Enjoying HICHCOCK so much has put me in the mood to re-see it’s quasi/pseudo/non-sequel, THE GHOST, which transports Dr. H (who conclusively died in the previous film) to sunny Scotland…

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Ghost Writing

Posted in FILM, literature, Politics with tags , , , , , , , , , , , on April 27, 2010 by dcairns

What to call Polanski’s latest? In America it’s THE GHOST WRITER, a rather pedantic and factual title with nothing evocative or provocative about it. Here in Britain it’s THE GHOST, a title it shares with Robert Harris’s novel, a title reflected in the film, where the nameless hack played by Ewan McGregor refers to himself as “your ghost.” So the shorter title should be the preferred choice, right? But it’s obvious from the film’s artful end credits that THE GHOST WRITER is the name it’s been produced under, and the tacked-on main title at the start betrays Polanski’s obvious intent to start the movie without any titles at all.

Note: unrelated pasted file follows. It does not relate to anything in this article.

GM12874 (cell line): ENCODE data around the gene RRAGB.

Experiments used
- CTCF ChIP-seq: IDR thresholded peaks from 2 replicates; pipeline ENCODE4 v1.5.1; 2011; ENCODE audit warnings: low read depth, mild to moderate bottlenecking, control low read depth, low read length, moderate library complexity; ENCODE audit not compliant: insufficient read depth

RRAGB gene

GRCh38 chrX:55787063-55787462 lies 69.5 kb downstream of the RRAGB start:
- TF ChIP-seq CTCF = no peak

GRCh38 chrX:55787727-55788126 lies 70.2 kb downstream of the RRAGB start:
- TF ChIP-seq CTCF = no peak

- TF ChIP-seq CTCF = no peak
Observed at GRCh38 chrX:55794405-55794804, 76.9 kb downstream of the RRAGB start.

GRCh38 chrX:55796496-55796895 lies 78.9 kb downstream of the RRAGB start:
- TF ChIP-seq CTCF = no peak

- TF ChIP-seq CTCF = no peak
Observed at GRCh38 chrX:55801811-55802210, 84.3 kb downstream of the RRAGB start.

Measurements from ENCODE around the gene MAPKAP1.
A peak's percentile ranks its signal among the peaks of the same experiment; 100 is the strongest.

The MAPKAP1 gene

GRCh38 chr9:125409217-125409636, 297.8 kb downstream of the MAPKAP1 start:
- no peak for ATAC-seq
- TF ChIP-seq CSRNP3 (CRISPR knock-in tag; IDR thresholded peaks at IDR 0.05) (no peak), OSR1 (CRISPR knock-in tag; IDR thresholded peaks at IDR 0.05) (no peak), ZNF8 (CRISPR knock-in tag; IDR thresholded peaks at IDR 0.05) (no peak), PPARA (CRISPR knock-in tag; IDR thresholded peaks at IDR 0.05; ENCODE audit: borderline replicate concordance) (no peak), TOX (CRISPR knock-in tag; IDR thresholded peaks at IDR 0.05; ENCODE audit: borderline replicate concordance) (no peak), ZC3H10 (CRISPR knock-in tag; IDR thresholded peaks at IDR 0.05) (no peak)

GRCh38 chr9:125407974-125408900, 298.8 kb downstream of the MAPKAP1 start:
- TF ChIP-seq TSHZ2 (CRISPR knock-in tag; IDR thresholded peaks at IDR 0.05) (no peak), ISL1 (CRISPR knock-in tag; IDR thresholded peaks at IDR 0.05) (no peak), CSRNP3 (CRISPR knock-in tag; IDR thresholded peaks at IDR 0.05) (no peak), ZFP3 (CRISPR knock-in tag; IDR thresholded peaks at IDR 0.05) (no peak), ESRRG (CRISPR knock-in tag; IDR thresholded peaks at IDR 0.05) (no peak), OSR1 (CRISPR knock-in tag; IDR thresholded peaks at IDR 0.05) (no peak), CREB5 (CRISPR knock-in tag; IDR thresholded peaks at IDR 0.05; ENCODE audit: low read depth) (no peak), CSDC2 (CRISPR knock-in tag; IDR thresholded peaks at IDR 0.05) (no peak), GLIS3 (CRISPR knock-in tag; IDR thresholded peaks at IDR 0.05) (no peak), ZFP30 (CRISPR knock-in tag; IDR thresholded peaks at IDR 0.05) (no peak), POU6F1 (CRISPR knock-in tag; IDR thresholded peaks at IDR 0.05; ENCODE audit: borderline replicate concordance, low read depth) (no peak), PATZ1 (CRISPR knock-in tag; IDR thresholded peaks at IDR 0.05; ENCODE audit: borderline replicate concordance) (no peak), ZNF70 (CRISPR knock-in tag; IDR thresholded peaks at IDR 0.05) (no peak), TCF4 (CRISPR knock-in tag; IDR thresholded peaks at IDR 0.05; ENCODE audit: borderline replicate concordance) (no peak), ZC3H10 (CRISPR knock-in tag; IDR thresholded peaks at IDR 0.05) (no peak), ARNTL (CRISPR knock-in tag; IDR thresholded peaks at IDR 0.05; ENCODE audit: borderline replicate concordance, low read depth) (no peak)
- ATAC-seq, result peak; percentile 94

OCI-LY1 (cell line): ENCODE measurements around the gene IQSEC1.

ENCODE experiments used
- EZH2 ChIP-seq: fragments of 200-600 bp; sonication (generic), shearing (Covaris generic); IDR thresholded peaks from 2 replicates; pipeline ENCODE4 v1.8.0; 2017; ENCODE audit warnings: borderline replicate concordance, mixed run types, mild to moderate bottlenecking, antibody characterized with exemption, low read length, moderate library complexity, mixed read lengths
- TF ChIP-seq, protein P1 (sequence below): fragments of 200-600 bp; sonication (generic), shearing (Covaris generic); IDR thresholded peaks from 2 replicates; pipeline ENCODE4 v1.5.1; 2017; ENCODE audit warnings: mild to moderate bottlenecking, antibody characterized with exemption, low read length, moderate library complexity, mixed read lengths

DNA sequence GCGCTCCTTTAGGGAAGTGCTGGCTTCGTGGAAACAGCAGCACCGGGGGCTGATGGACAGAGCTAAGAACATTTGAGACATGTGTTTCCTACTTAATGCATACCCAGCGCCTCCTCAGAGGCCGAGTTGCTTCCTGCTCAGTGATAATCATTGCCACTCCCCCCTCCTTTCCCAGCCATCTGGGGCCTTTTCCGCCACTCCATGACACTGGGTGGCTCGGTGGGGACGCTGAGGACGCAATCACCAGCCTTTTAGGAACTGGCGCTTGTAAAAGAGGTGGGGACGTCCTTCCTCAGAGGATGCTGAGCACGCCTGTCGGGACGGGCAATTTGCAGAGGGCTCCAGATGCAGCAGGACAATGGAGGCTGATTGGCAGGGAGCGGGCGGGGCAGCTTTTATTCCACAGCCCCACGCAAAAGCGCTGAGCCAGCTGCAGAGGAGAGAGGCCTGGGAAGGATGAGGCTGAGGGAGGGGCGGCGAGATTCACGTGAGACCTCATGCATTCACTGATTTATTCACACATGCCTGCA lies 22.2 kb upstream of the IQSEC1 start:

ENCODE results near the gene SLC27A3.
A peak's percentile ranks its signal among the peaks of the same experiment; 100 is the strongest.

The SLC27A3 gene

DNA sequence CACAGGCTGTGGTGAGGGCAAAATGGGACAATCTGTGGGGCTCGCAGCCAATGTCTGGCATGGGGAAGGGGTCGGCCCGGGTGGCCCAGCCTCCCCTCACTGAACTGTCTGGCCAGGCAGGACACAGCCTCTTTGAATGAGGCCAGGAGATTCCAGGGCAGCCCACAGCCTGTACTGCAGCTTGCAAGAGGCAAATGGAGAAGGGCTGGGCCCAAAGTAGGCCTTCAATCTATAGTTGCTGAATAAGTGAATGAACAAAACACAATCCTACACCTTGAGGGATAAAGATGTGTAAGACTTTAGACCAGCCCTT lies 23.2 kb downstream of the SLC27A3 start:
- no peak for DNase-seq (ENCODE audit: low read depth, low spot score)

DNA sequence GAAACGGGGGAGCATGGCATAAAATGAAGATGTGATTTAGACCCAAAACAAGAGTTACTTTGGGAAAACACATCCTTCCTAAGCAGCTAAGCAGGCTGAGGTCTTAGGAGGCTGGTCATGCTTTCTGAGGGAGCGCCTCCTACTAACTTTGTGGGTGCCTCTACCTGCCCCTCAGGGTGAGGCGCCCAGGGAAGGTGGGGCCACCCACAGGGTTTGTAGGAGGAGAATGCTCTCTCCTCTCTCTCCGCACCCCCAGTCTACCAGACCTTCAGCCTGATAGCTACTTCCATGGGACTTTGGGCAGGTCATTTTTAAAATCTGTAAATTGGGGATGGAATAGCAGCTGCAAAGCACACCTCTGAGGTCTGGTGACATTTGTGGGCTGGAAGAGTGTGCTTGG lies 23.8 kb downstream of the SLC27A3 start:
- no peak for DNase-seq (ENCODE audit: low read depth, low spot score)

Whatever we decide to call it, it’s a very fine film. I’m not sure Polanski would see it as a political film, although the backdrop is politics and it takes a jaundiced view of certain very recognizable real-world figures. Certain qualities, like the savage joke of an ending, can be seen both as evidence of the director’s earnestness or his flippancy. Certainly the behaviour of the hero at the end, and the readiness of the antagonists’ response, do not promote a view of the film as fundamentally realistic, but a movie can enter the paranoid mindset of the genre thriller without abandoning political engagement… I’m just not sure.